By Arwyn Rice
Peninsula Daily News
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Kathy Beirne, Shawn Delplain, Howie Ruddell and Todd Clayton arrived swimming side by side, and emerged from the water with smiles and to the cheers of about 20 family members and friends who gathered to see the arrival.
“It feels good. It was a good swim,” said Ruddell, the Port Angeles auto dealer who was the group’s designated spokesman.
Several children splashed through the shallows to provide the swimmers with a welcoming hug, unable to wait for the swimmers to find their legs and walk ashore.
The quartet plunged into lake from East Beach at 6:12 a.m., two minutes before sunrise.
Lake Crescent’s deep blue waters were 67 degrees near the surface, according to an Olympic National Park monitoring station.
The swimmers cut more than a half-hour off their estimated time for the swim, having planned a 6 a.m. departure and an arrival time of noon despite encountering wind, whitecaps and rain along the way.
“We had sun, rain, and wind,” Ruddell said.
“Most of the way the water was like a mirror; it was ideal conditions.
“It was only the last hour when the wind came up and it got choppy.”
The 8.9-mile swim was a fundraising activity for the Captain Joseph House Foundation, a nonprofit established by Betsy Reed Schultz of Port Angeles.
Schultz is converting her former bed-and-breakfast inn at 1108 S. Oak St. into a place of comfort and healing for families of service members who were killed in action.
The Captain Joseph House was named after Schultz’s son, Army Capt. Joseph Schultz, a U.S. Army Green Beret who was killed in Afghanistan on May 29, 2011.
The swimmers are accepting pledges of support for the Captain Joseph House Foundation.
Ruddell said on Sunday that he did not yet know how much money the swimmers had raised, but said there was a surprising amount of attention and donations coming from the Seattle area.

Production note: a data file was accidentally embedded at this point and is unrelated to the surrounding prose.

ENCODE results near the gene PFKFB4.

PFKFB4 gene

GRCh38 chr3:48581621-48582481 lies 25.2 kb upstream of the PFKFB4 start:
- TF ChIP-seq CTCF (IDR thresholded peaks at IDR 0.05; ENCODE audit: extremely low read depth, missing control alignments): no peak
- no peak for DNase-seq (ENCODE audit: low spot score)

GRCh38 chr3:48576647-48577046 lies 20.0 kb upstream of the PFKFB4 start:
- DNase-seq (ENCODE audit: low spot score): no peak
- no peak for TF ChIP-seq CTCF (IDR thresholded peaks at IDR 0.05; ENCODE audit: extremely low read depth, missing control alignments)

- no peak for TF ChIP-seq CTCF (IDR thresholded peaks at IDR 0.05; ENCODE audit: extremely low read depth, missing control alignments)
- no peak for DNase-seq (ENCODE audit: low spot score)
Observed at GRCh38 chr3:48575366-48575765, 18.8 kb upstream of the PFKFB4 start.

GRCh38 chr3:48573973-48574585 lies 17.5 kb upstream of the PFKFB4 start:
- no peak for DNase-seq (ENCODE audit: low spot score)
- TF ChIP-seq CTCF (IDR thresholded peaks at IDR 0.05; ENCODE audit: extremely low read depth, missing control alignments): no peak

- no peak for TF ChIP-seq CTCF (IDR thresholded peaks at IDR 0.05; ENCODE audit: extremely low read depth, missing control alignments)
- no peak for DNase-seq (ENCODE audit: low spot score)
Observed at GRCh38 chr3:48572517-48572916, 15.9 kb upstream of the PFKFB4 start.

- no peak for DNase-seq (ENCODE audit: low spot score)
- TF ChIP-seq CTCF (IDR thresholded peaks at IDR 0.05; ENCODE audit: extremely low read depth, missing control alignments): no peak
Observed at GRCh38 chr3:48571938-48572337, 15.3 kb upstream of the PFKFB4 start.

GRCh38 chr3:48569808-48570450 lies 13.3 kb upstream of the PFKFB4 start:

“I’m not sure how that happened,” Ruddell said, but said he was happy to see the Captain Joseph House get the unexpected money and exposure.
[A Peninsula Daily News report Friday on the intended swim was picked up by The Associated Press, of which the PDN is a member, and dispatched to news organizations throughout the Northwest.]
Beirne, 44, Delplain, 43, Ruddell, 41, and Clayton, 50, have swam more than 200 miles together, training six days a week since May.
The group consists of triathletes, marathon runners, cyclists and rowers of varying experience.
They alternated between open-water swims in Lake Crescent and Lake Sutherland, and pool swims at William Shore Memorial Pool in Port Angeles and the Sequim Aquatic Recreation Center with swim clubs while training for the swim.
On Sunday, kayakers stayed close to the swimmers for safety and the provision of energy gels and fluids.
The swimmers selected a route along the south shore of the lake from East Beach to Sledgehammer Point, where they cut across the “crescent” and followed the north shore to Fairholme.
None of the swimmers said he or she was completely exhausted and probably could have continued for a longer distance.
But they ran out of lake, Ruddell said.
Reporter Arwyn Rice can be reached at 360-452-2345, ext. 5070, or at email@example.com.